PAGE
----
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These Precious Days: Essays

Review

These Precious Days: Essays

When I reviewed Ann Patchett’s first nonfiction collection, THIS IS THE STORY OF A HAPPY MARRIAGE, in 2013, I observed that readers shouldn’t be surprised if they had the sensation that, instead of consuming written words, they were sharing a conversation with their wisest, most humane friend. If anything, that feeling emerges more strongly with THESE PRECIOUS DAYS, her insightful and warm new volume of assorted prose.

Patchett’s book gathers a plentiful selection of essays, reviews and lectures, most of which have appeared in publications that include the New Yorker, the New York Times and Harper’s Magazine. As is true of her fiction, her writing is graceful and unpretentious, and she possesses a refreshing self-deprecating quality when examining her own thoughts and actions.

The themes of family and friendship predominate, their emotional resonance heightened by Patchett’s keen appreciation of the precariousness of these intimate relationships in the face of life’s fragility. In the opening essay, “Three Fathers,” she profiles her birth father and two stepfathers and their markedly different relationships to her and her writing. She returns near the end of the book to her father --- a retired Los Angeles police officer whose work involved him in the aftermath of Robert Kennedy’s assassination and the Charles Manson case --- to share her thoughts on his passing.

"As is true of her fiction, [Patchett's] writing is graceful and unpretentious, and she possesses a refreshing self-deprecating quality when examining her own thoughts and actions."

“Flight Plan” is an affectionate, occasionally wry account of her husband Karl VanDevender’s passion for flying, blending admiration for his skill with trepidation over her realization that there is “no keeping anyone safe.” Patchett reminisces about the summer she spent in Europe as a 19-year-old in 1983 with her friend, Marti, and recounts a lifelong friendship “full of elasticity and trust” with her friend, Tavia. And in the frank “There Are No Children Here,” she discusses the implications of her decision not to have children.

The climax of these preoccupations arrives in the moving novella-length title piece, where Patchett portrays her uncommon friendship with Sooki Raphael, Tom Hanks’ assistant. The pair met at an event in Washington, D.C. that resulted from the blurb Patchett casually provided for Hanks’ short story collection. A year of increasingly warm email correspondence followed before Sooki informed Patchett that she was suffering from advanced pancreatic cancer.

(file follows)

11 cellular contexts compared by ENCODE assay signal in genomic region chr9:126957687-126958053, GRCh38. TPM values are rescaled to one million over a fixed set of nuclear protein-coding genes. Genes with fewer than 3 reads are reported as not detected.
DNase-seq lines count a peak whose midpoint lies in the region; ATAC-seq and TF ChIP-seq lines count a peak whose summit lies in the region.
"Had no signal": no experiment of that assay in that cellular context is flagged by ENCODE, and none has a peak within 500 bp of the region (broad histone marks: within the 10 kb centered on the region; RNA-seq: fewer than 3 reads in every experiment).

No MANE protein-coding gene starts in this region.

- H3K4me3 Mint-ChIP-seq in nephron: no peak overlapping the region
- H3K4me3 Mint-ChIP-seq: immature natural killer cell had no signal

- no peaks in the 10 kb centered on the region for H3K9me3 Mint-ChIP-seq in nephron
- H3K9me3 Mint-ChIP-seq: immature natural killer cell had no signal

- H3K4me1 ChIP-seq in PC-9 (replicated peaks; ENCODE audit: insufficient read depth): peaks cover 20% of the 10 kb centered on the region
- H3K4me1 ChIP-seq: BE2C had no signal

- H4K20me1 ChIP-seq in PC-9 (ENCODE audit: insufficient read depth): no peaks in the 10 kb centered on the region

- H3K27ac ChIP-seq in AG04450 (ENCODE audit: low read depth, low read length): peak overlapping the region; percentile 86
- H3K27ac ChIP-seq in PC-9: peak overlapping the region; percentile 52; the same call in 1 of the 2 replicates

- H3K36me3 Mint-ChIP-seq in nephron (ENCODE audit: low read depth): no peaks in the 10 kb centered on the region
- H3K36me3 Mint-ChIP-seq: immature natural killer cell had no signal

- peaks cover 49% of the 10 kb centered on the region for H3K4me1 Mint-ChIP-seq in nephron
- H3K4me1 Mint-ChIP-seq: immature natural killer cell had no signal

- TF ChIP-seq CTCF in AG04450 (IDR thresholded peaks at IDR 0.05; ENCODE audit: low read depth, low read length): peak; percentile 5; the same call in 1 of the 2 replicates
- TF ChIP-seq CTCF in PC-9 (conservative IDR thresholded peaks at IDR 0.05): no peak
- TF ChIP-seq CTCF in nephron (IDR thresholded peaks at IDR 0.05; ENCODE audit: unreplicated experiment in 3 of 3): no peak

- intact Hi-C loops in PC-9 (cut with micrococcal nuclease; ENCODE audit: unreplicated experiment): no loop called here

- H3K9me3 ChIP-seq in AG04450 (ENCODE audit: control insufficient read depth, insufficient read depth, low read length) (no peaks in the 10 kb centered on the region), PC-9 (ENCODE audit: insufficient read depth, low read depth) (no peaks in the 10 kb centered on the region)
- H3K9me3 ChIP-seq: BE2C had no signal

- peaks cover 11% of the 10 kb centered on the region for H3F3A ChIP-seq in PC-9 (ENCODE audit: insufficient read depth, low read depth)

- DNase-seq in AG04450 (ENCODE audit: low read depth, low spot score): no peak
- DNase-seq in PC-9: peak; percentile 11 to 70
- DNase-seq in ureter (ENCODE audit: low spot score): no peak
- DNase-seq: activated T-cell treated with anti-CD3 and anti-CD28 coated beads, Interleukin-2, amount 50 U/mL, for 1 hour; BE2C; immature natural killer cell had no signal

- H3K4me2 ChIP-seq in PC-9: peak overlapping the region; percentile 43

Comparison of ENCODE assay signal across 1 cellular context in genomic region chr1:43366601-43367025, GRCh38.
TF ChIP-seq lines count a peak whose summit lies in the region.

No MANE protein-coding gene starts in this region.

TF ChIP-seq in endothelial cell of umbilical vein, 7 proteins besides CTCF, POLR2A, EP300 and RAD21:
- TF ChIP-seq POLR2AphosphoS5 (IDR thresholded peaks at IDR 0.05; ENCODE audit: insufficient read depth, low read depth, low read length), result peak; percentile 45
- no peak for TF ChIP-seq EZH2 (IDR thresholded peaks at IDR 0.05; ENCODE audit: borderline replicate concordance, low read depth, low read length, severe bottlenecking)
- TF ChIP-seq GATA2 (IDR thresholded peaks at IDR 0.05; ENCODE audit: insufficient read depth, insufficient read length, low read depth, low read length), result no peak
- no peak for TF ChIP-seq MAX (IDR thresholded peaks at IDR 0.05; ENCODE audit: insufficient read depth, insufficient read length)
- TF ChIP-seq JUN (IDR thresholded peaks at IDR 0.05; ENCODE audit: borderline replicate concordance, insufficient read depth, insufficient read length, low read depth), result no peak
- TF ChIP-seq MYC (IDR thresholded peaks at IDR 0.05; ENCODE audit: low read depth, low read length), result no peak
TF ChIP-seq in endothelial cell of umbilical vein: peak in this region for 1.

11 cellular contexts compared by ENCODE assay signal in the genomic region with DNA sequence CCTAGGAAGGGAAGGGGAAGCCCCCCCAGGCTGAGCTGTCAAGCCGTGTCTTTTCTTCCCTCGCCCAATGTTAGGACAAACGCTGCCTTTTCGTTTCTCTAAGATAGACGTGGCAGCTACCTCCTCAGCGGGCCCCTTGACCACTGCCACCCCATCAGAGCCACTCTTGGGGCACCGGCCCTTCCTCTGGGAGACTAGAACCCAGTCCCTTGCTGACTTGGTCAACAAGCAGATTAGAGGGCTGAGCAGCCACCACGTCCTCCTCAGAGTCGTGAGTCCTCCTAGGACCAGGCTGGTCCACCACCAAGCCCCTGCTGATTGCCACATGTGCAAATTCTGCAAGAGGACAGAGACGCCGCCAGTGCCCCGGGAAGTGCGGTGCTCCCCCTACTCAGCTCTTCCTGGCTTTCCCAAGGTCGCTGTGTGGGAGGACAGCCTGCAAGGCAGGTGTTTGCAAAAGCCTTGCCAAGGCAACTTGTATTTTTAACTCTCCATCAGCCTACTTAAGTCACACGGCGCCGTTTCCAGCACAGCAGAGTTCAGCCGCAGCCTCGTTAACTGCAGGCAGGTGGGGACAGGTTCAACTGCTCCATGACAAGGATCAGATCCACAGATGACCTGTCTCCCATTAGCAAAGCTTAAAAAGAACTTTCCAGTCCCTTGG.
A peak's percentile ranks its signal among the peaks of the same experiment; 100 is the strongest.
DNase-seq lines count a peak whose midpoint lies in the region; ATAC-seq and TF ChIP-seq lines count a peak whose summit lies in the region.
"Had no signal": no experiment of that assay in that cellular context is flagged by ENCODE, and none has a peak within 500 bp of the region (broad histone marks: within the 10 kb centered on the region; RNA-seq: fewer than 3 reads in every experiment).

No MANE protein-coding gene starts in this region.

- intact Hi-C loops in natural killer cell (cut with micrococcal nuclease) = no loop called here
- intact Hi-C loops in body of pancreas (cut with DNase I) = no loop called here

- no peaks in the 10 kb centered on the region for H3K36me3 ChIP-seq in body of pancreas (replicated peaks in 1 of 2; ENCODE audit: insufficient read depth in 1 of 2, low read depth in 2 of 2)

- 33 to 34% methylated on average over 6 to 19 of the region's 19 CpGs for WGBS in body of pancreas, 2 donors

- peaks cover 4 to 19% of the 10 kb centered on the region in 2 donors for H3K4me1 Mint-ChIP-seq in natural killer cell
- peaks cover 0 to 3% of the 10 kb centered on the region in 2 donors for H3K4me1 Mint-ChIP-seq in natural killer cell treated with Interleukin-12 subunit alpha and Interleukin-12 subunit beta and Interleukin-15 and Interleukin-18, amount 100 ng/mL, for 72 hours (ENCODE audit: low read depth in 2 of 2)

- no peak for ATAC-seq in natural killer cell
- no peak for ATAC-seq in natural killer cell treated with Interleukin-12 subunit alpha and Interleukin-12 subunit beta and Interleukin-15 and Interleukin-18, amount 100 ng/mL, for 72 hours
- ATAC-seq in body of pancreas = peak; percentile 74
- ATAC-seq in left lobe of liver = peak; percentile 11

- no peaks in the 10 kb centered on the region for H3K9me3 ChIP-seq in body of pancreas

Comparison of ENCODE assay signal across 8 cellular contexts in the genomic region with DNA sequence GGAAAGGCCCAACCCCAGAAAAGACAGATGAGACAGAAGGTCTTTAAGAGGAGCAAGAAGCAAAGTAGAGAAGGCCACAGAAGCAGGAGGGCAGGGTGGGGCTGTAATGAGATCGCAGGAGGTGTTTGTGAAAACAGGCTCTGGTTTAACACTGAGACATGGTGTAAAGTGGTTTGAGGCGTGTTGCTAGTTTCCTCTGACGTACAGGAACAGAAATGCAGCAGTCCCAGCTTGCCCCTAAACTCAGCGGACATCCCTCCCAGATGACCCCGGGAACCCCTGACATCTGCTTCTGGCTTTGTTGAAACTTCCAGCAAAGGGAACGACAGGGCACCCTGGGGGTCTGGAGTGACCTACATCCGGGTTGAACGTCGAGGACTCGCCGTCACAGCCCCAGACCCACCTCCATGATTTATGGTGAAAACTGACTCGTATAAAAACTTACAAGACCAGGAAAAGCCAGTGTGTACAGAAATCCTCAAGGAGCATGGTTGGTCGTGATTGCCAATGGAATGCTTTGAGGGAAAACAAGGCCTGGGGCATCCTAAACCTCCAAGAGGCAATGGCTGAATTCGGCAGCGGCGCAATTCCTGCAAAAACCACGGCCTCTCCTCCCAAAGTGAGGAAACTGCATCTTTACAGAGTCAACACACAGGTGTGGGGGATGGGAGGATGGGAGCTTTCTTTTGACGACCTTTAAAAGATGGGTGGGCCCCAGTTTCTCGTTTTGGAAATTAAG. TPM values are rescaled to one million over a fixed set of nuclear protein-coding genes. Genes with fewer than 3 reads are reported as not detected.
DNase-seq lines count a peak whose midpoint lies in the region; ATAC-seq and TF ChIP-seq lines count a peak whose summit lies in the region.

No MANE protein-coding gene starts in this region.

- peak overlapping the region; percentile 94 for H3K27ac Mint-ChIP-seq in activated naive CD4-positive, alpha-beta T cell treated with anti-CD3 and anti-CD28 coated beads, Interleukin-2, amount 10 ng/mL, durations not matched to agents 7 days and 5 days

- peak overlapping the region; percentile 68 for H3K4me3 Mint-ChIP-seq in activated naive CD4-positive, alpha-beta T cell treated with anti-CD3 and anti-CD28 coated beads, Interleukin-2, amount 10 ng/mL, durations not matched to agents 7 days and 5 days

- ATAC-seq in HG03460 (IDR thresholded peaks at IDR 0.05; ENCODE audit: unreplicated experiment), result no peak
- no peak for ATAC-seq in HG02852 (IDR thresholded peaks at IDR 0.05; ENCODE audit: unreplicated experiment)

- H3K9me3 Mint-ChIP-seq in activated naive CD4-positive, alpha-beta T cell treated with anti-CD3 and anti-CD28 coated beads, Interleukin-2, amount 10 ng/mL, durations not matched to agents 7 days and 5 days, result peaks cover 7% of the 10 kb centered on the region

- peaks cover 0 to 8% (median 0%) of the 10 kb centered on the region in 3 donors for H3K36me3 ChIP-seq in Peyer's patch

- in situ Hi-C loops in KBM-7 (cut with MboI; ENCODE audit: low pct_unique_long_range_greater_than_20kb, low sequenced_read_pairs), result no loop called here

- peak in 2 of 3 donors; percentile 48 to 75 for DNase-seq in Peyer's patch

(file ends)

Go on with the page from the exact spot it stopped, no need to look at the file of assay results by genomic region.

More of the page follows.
After a brief period of remission, Sooki’s cancer returned to her liver. Thanks to Patchett’s husband, she was enrolled in a clinical trial in Nashville and moved into the basement of the writer’s home just as COVID lockdowns were beginning in March 2020.

Patchett’s account is a radiant, but painfully honest, description of how these “affectionate strangers” bonded over their twice daily hour-long sessions of Kundalini yoga and meditation and at least one other experience, the weirdness of which won’t be spoiled by describing it here. Sooki resumed the painting she had abandoned for many years (two of her works are featured on the front and back covers of the book) and experienced profound growth amid the ordeal of her chemotherapy regimen and the peril of her grave illness.

Sooki’s story closes with the vivid description of a joyful day at a California beach and the opening of an art gallery exhibit of her paintings. “We all know what the end will be now, we’ve known it for a while,” Patchett writes of their improbable friendship at the moment of their parting. “If an ending could be changed through strategic planning or force of will or the sheer love of life, things would go differently, but this cannot be changed.”

Admirers of Patchett’s fiction will enjoy “To the Doghouse,” in which she describes how Charles Schulz’s Snoopy has influenced important aspects of her writing career, as well as “The Nightstand,” in which she reluctantly revisits a cache of short stories lovingly preserved by her mother and father’s meticulous documentation of her literary career. Ever generous, she offers warm appreciations for the work of Eudora Welty and children’s book author Kate DiCamillo.

In an essay entitled “What the American Academy of Arts and Letters Taught Me About Death,” Patchett acknowledges one of her literary idols, John Updike, even as she recognizes that his “work was now irretrievably out of fashion.” And her address to an association of graduate school deans in the humanities describes how the MFA she received from the Iowa Writers’ Workshop in the 1980s showed her less about writing than it did about “the importance of community,” and how it helped her discover that “my truest destiny was a thing I never saw coming.”

In its recounting of many closely observed moments, both sublime and mundane, THESE PRECIOUS DAYS eloquently charts some of Ann Patchett’s passage through life. The glimpses she provides of these joys and sorrows might serve as touchstones for any of us as we experience similar moments of our own.

Reviewed by Harvey Freedenberg on November 24, 2021

These Precious Days: Essays
by Ann Patchett

  • Publication Date: November 23, 2021
  • Genres: Essays, Nonfiction
  • Hardcover: 320 pages
  • Publisher: Harper
  • ISBN-10: 0063092786
  • ISBN-13: 9780063092785